Outcomes of Higher Education: Personal Self

Outcomes of Higher Education:
Personal Self-Discovery
Virginia Byrne and Cassidy Sansone
Self-Discovery as an Outcome: Why?
Personal self-discovery
is “one of the most far-reaching purposes of higher
education” 1
Universities strive to enable students to find themselves and their purpose
Personal self-discovery is “Knowledge of one’s own talents, interests, values,
aspirations, and weaknesses [and] discovery of unique personal identity”2
The nature of the college environment provides innate opportunities for
students to self-discover
We want students to be able to internalize the lessons they learn and the
encounters they have with others in order to help them better understand
By assessing, we as an institution can tailor programming to help students
with specific developmental needs.
1 (Bowen, 1977, p.28 )
2 (Bowen, 1977, p.35)
How do we define self-discovery?
The six ways self-discovery can be intentionally facilitated:
“Turning point” moments and key experiences exist in programs which
Introduce students to a wide range of ideas
Provide opportunities to meet peers and role models
Assist students in considering new paths for life after graduation
Allow students to test a variety of fields and tasks
Help students discover their limitations; and
Motivate students to reach their full potential as humans 1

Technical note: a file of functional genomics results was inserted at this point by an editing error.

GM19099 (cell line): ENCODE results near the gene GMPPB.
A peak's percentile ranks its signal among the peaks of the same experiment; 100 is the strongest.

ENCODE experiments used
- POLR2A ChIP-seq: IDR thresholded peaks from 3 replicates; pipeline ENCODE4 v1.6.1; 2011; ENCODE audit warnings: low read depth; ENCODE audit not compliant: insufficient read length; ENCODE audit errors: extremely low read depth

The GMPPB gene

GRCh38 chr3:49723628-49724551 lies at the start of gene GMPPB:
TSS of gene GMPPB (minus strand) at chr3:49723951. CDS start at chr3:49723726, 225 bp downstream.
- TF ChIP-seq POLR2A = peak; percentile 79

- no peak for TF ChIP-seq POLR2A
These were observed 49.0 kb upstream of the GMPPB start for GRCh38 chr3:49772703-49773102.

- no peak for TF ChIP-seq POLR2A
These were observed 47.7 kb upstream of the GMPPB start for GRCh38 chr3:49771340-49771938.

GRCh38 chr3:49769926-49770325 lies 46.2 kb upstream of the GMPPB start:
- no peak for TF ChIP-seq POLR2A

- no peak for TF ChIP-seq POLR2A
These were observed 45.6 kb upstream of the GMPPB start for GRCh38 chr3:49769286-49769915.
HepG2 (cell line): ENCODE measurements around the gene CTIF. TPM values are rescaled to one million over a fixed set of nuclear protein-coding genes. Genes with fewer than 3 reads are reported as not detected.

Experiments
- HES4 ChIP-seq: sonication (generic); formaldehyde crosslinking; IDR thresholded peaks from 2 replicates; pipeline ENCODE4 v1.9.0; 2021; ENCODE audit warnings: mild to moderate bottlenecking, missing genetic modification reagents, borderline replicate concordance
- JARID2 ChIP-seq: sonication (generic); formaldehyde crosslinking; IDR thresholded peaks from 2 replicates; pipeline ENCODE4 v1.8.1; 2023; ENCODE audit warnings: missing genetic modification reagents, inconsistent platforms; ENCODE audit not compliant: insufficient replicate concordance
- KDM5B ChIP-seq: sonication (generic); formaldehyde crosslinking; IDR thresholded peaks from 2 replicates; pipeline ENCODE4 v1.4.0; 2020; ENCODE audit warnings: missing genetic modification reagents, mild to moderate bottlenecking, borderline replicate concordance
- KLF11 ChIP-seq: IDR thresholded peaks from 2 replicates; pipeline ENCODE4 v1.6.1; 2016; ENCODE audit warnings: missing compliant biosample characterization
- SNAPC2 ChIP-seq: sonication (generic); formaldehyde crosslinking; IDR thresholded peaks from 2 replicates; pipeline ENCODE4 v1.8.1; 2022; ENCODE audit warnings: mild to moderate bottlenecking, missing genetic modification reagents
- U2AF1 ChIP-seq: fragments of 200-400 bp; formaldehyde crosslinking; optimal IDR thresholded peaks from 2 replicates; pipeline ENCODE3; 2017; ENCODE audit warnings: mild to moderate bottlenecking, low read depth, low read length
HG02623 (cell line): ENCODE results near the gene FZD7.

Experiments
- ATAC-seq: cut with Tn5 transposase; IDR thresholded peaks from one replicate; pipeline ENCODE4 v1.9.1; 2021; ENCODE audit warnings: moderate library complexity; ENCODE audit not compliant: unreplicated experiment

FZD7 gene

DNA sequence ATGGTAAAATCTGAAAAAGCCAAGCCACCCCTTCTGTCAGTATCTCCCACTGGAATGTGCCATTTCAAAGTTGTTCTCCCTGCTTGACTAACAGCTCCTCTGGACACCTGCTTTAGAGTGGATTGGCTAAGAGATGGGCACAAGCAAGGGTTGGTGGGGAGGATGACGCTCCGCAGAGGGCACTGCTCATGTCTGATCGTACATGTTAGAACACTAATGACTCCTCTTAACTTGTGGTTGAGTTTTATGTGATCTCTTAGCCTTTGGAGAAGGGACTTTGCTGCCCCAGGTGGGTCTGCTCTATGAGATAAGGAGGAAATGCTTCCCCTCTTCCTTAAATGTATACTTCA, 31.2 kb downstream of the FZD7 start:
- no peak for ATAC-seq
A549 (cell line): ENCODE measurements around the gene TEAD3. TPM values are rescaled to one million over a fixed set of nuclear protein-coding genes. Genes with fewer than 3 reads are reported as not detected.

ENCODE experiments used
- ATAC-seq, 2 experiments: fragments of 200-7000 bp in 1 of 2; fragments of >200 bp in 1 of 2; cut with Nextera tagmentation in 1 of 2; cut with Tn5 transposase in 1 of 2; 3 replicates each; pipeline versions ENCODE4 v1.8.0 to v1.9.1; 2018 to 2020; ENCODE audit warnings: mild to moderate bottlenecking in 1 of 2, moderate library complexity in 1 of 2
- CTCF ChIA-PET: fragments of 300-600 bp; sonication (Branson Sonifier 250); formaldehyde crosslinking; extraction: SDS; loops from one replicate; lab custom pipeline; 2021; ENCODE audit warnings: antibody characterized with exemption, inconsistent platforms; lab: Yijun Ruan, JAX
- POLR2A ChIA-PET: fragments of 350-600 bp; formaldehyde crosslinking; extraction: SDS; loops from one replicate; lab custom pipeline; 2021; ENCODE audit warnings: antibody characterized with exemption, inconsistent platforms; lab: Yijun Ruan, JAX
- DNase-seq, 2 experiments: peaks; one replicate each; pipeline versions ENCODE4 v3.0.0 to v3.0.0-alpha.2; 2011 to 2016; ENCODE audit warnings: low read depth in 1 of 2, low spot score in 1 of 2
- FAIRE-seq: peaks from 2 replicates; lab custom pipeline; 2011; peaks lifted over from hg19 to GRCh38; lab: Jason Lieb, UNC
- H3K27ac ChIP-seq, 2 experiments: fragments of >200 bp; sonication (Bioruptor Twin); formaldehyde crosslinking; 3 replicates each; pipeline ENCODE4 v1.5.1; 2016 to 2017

push students to their limits,
require students to play an active role instead of a passive one,
have a measure of uncertainty,
require students to face the possibility of failure.2
Our primary research goal is not how students define self-discovery or
whether or not they have some type of self-discovery during their college
Instead, for those students who have experienced personal self-discovery, we hope to identify
what type of environment, staff, and experience was needed to create this growth.
1 (Bowen, 1977, p. 28)
2 (Yair, 2008)
Self-Discovery Focused:
Introduce students to a wide range of ideas
the focus: introducing students to a wide range of
Considering Yair’s four characteristics, opening up to new ideas
stretched a student’s comfort level,
asks him or her to be engaged, and
puts the student in a place where lack of knowledge could make him or her seem
ignorant or naive (a fear of social failure).